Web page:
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argument type for remote method

 
Carlos Llona
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Hello

for instance Can I have this method signature in a component interface for a sateless??

public java.util.List getXXX(String s) {

}

I have a doubt because List doesn't extend Serializable. This method is correct or no corcerning the specification. I assume that there is no problem with that , but I need other opinions

thanks a lot
 
Kathy Sierra
Cowgirl and Author
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Yes, you absolutely can, and you're right to question the issue... while the collections interfaces are *not* themselves Serializable, virtually *all* of the API implementation classes ARE. And the RMI subsystem checks for whether something passed to or from a remote method is serializable at runtime, not compile time. So while List is not Serializable, the ArrayList class *is*. Since the ArrayList is what you're actually passing back at runtime, it won't matter that your declared type of List is not Serializable. All you need to worry about is that all of the things IN the List are also Serializable.

There is one tiny special case that may have even been fixed, but I haven't checked. The implementation class returned from a call to the values() method on Hashtable (and I think HashMap too), used to return a collection of objects that is NOT itself Serializable! This would fail even *if* only Serializable things were in the collection. The values() method, remember, returns a list of the values (rather than a map of the key/value pairs) from the map.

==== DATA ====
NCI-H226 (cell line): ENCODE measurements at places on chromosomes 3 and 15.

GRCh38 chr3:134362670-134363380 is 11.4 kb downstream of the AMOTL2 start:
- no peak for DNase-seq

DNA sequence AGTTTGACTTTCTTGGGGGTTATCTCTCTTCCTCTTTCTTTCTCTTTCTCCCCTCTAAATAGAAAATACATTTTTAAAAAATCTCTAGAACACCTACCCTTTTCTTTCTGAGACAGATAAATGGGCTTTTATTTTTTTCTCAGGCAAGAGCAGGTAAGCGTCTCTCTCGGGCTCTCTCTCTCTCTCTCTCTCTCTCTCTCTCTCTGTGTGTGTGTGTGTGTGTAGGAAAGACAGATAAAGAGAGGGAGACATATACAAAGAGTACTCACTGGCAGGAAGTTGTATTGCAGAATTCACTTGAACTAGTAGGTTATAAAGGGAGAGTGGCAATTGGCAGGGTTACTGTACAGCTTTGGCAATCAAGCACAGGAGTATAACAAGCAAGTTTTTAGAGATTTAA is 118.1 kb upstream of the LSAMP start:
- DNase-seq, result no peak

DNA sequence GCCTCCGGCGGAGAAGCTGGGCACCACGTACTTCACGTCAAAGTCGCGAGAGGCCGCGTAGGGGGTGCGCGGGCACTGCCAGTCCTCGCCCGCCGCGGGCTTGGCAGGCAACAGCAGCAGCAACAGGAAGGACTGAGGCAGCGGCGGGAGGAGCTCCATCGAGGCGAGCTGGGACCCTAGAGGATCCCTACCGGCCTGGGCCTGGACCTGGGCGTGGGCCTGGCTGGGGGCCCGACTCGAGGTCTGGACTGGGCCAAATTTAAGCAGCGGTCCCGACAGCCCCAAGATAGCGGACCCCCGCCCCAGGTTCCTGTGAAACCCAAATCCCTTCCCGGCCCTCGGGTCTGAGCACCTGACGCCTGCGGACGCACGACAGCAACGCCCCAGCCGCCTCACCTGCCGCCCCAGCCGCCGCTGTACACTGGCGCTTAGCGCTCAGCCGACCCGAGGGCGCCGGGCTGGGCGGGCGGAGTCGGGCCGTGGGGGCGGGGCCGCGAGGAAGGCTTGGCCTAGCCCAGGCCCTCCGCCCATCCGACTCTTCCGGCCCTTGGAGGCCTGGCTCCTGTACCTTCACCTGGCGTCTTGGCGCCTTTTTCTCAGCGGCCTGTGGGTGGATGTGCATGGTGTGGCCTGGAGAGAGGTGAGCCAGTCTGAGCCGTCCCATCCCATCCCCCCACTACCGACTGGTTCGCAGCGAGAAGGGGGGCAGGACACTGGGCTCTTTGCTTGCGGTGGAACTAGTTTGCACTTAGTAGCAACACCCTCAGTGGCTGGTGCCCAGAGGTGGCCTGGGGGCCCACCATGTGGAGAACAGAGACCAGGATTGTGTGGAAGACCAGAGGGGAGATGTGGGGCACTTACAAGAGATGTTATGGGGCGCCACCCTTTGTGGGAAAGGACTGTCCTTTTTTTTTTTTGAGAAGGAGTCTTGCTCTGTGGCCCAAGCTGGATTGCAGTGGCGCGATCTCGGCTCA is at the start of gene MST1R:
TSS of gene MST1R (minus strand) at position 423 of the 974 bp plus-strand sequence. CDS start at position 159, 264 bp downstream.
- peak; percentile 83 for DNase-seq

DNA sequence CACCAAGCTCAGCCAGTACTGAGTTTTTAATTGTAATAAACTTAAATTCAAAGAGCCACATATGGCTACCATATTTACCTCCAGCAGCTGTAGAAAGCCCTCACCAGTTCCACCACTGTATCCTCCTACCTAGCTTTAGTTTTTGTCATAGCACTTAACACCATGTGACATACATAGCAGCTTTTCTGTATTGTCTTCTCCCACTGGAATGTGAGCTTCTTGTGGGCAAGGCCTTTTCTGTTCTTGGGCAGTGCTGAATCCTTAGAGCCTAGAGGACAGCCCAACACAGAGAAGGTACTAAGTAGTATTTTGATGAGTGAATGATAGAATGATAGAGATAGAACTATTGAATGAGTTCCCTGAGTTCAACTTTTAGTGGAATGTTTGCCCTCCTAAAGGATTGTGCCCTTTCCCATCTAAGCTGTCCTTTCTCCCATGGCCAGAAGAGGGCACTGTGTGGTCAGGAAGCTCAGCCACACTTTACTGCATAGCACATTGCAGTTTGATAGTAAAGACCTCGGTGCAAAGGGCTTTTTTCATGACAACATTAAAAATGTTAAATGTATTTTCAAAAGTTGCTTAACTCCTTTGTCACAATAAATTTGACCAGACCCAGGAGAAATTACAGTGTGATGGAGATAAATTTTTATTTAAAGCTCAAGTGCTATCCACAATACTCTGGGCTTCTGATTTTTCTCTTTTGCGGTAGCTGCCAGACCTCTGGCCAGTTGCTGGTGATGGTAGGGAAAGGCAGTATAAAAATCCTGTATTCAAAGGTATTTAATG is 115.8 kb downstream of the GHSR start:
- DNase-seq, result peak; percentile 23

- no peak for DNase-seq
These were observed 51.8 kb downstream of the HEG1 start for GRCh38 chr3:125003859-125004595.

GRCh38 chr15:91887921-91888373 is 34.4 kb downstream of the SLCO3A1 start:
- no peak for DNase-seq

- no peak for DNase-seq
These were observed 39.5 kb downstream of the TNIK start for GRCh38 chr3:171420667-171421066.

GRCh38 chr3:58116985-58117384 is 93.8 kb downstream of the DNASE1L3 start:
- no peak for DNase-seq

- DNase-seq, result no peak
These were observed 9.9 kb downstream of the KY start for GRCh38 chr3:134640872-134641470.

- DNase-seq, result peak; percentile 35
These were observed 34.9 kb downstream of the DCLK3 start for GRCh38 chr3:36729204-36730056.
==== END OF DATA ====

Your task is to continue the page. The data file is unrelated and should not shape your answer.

But to answer your question again, you have NOTHING to worry about using List (or any other collection interface) as a return value or argument in a remote method declaration. You must worry ONLY about whether the things you put in the collection are Serializable at runtime.

Cheers,
Kathy
 
Philippe Maquet
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Hi Kathy,

Kathy:
There is one tiny special case that may have even been fixed, but I haven't checked. The implementation class returned from a call to the values() method on Hashtable (and I think HashMap too), used to return a collection of objects that is NOT itself Serializable! This would fail even *if* only Serializable things were in the collection. The values() method, remember, returns a list of the values (rather than a map of the key/value pairs) from the map.


I'didn't know it, I just checked and ... you're right (as usual ).
Maps values() is implemented in AbstractMap and its implementation consists of returning an anonymous class extending AbstractCollection which itself is *not* serializable.

Now the issue is easy to solve:

If one needs to write this:



writing this instead:



solves the problem.

Thank you for having pointed that problem out, Kathy!

Best regards,

Phil.

PS: You cannot imagine how much I regret to not be living in the Michigan...
 
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